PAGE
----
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- Two subjects of interest in 1992 homicide to take polygraph tests (1/15/17)8
- Business notebook: Jackson salon owner also opens a clothing store (1/16/17)
- Area hospitals hope a box helps prevent infant deaths (1/19/17)6
- Cape SportsPlex contractor offers a look at the project (1/15/17)14
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- Southeast to lose $3.5 million from state in budget cuts (1/18/17)21
- Local students to perform with choir at inauguration (1/19/17)3
- Subjects of interest in 1992 killing take polygraph tests; results not revealed (1/18/17)2
- Governor cuts $146 million, colleges take hit (1/17/17)
Inmates freed after crack penalty changes
WASHINGTON -- Antwain Black was facing a few more years in Leavenworth for dealing crack. But on Tuesday, he was on his way home to Illinois, a free man.
Black, 36, was among the first of potentially thousands of inmates who are being released early from federal prison because of an easing of the harsh penalties for crack that were enacted in the 1980s, when the drug was a terrifying new phenomenon in America's cities.
"I can't wait for my son to get home," said Black's mother, Donetta Adams of Springfield, Ill. "I'll just be glad to hug him and kiss him and see him right now."
The 1980s-era federal laws punished crack-related crimes much more severely than those involving powdered cocaine -- a practice criticized as racially discriminatory because most of those convicted of crack offenses were black.
More recently, the penalties for crack were reduced to bring them more in line with those for powder, and Tuesday was the first day inmates locked up under the old rules could get out early.
Black pleaded guilty in 2003 and was sentenced to 15 years. With changes in the law, good behavior and credit for time served in jail, he was freed from the federal penitentiary at Leavenworth, Kan., after 8 1/2 years locked up for the crime.
Adams said her son earned a high school equivalency diploma behind bars, likes to cook and has talked about opening a restaurant.
"He told me, ‘They don't have to worry about Antwain coming back,"' Adams said. "I tell him get out here and get a job and get something on his mind."
Some 12,000 prisoners are expected to benefit from reduced sentences over the next several years, with an estimated 1,900 eligible for immediate release as of Tuesday. On average, inmates will get three years shaved off their sentences. The reductions do not apply to people found guilty of crack offenses under state laws.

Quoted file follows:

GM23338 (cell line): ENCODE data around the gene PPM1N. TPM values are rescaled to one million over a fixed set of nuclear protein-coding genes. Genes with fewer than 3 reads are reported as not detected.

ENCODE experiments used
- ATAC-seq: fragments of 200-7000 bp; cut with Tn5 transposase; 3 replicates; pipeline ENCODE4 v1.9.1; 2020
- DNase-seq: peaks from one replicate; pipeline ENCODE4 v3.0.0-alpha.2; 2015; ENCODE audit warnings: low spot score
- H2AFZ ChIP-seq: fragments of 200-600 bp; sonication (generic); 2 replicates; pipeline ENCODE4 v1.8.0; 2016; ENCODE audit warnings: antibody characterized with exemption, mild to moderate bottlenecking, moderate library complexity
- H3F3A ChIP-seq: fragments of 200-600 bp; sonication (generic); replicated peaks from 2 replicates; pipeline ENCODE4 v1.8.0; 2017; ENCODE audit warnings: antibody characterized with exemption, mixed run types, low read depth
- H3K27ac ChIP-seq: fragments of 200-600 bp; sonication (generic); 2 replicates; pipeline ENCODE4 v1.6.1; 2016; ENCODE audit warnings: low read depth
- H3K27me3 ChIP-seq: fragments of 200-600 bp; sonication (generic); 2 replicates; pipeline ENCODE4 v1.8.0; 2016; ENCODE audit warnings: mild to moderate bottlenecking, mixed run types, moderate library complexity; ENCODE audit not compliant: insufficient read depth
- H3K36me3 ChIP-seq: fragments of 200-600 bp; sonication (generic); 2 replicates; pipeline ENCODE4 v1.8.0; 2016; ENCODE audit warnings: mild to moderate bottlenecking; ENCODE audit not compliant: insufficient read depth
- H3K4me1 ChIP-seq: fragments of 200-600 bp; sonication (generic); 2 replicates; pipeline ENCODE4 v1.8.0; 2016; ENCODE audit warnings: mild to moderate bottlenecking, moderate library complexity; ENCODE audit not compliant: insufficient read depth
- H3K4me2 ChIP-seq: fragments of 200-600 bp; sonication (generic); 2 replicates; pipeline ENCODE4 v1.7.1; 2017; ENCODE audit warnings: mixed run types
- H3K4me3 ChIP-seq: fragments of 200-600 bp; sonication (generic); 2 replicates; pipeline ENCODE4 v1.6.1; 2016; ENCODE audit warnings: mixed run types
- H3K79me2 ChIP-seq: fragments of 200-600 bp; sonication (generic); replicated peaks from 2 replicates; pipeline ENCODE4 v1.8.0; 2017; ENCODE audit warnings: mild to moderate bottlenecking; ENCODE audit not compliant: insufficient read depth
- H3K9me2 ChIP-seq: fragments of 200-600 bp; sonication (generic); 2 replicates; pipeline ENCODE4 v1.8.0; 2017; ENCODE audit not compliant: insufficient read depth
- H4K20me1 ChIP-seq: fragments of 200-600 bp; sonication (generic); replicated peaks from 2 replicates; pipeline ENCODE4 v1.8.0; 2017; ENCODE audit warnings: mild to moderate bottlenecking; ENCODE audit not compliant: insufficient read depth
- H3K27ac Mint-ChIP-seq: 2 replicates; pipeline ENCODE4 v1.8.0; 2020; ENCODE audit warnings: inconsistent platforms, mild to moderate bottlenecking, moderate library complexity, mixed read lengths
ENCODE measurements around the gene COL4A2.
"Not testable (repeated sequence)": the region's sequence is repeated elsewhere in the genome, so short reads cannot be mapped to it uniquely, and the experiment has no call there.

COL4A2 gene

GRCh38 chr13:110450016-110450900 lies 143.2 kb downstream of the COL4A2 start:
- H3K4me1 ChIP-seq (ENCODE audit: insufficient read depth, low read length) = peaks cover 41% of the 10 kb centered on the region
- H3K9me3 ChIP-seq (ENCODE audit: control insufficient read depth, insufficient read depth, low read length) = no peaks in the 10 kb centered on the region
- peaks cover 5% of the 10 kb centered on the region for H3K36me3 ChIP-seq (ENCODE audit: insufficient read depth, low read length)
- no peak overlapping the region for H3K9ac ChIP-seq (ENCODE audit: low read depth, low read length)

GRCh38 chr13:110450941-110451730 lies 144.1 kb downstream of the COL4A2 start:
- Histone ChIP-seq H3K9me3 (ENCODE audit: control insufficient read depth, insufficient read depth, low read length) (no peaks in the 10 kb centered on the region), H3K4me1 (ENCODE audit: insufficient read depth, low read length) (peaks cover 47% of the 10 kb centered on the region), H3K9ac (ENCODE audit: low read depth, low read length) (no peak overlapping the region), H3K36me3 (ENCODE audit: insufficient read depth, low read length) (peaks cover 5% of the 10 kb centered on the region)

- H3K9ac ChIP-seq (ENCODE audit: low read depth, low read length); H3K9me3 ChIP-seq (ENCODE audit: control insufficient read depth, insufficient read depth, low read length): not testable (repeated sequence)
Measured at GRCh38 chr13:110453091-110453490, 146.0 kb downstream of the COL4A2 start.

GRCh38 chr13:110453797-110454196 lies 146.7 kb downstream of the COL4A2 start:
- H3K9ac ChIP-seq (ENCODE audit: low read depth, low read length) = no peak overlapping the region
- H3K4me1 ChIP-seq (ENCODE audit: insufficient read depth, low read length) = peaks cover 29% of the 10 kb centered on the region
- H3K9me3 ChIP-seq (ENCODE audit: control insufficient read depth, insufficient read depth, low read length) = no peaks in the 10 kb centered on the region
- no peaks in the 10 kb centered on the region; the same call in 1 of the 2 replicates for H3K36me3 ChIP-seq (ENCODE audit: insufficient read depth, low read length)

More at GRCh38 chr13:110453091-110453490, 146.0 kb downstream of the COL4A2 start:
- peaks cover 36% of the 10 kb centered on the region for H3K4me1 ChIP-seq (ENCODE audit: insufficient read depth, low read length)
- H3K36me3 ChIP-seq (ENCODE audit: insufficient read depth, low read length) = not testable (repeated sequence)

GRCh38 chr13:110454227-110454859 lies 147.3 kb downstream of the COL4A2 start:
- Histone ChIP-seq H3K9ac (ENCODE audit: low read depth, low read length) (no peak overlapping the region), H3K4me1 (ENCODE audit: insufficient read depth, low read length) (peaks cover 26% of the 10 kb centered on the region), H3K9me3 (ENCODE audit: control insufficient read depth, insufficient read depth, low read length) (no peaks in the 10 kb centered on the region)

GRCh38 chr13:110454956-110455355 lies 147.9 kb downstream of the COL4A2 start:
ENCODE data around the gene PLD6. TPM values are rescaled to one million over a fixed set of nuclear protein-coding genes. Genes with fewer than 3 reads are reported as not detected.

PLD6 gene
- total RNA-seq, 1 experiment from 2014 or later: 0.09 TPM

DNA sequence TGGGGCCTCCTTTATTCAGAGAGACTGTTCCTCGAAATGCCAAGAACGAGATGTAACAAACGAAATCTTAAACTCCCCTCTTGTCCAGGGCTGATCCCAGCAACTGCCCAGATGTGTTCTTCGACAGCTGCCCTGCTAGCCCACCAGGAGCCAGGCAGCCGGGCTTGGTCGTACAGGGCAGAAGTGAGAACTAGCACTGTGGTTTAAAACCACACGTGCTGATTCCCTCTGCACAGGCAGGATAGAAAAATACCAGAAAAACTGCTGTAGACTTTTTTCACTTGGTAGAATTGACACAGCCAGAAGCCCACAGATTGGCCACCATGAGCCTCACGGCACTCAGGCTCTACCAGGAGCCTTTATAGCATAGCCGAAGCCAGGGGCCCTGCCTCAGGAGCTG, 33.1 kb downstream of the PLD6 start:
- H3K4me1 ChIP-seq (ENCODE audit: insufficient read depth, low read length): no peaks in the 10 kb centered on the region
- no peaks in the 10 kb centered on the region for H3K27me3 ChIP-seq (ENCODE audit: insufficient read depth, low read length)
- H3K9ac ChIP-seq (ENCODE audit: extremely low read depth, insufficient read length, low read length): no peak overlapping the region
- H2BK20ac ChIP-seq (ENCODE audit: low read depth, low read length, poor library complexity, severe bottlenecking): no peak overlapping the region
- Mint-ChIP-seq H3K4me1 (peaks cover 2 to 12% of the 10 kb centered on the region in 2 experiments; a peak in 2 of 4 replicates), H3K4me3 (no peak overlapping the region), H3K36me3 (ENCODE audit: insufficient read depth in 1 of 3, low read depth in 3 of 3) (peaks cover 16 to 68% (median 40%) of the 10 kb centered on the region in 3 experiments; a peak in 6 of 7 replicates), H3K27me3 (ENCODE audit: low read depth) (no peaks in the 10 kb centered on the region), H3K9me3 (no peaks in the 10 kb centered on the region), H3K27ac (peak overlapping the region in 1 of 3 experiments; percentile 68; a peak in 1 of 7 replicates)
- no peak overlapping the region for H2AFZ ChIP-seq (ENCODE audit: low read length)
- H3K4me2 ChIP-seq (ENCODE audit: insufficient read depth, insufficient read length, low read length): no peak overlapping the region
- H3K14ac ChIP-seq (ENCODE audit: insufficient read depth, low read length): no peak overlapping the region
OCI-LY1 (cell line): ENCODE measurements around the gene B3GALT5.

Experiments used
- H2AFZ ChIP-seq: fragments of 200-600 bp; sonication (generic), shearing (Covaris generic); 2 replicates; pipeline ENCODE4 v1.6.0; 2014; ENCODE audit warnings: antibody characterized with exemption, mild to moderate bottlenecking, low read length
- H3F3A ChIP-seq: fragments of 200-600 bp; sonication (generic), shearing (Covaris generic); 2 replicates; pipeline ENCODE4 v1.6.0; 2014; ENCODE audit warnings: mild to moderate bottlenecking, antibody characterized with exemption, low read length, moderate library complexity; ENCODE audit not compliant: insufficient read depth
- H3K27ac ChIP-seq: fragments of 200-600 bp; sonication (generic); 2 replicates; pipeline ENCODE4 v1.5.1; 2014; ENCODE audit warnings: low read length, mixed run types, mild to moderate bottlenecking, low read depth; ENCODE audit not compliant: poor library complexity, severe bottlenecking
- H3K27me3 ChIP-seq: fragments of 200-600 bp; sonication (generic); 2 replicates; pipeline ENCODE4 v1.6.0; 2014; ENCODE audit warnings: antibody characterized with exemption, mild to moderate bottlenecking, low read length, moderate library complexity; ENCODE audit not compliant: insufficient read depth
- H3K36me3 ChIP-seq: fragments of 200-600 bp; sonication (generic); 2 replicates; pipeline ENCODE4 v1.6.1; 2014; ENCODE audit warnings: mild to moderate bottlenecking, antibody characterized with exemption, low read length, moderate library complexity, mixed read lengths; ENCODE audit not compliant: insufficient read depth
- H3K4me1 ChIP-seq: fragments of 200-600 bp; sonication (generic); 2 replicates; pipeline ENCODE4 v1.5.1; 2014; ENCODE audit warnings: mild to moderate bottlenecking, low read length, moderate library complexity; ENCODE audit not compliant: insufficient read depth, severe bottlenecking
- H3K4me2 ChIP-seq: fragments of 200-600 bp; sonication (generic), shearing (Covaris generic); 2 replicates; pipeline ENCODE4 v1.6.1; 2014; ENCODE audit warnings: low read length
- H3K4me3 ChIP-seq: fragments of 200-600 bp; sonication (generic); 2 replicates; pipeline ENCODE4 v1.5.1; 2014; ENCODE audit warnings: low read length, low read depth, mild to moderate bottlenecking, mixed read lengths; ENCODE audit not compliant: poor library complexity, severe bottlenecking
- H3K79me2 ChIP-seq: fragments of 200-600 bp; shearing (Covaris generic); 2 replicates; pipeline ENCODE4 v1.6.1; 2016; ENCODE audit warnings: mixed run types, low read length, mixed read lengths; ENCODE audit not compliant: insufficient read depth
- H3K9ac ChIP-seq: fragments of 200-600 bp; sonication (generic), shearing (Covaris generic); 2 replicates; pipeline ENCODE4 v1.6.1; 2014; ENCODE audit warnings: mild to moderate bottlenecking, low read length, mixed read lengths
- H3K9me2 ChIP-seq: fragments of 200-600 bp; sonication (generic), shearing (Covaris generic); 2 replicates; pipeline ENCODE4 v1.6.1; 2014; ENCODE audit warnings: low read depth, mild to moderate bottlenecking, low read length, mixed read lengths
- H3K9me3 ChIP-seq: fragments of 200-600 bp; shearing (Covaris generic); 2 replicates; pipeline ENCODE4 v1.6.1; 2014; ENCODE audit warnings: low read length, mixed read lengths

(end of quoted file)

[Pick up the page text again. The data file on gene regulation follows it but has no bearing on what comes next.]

Kentucky inmate Darryl Flood, 48, thought he would have to wait until 2013 to get out of prison, more than a decade after he pleaded guilty to conspiracy to distribute crack. But on Monday a judge approved his release two years ahead of schedule.
Susan Cardwell, his sister in Haymarket, Va., said she was expecting him to arrive on a bus today. She said she cried after getting a call from his lawyer with the news.
"He wants to get out, get a job and get his life back together," she said in a telephone interview. "He says he'll work two jobs if he has to."
Under the old system, a person convicted of crack possession got the same mandatory prison term as someone with 100 times the amount of powdered cocaine. Five grams of crack, about the weight of five packets of Sweet N'Low, brought a mandatory five years; it took 500 grams of powder to get the same sentence.
The law was seen as racially unfair since blacks made up the majority of people convicted of crack crimes, while whites were more likely to be found guilty of offenses involving powdered cocaine.
In 2010, Congress reduced the disparity in sentences for future cases. Last summer, the U.S. Sentencing Commission decided to apply the measure to inmates doing time under the old rules.
Chris Burke, a spokesman for the Federal Bureau of Prisons, said that he could not say exactly how many people would be let out Tuesday but that officials were working around the clock to process hundreds of orders from judges granting early release. In certain cases, prison officials have been given a grace period of several days to free inmates, Burke said.
The releases are the result of months of work by prosecutors, public defenders and judges across the country. Inmates' requests for sentence reductions were decided on a case-by-case basis, with courts taking into consideration such factors as the prisoner's behavior behind bars and threat to society.
In San Antonio, the federal public defender's office reported that it had about 15 to 20 inmates eligible for immediate release. In St. Louis, the office said it submitted 30 to 50 petitions asking for inmates to be set free right away.
In the eastern district of Virginia, which has the highest number of affected inmates anywhere in the country, public defender Michael Nachmanoff said that judges had ordered the immediate release of about 75 people.
Susan Cardwell said the last time she saw her brother was the day he went to prison. She can't wait to see him, she said, and has promised an all-you-can-eat buffet dinner to celebrate his return.
"After jail food for all those years, I'm sure he's going to pig out," she said.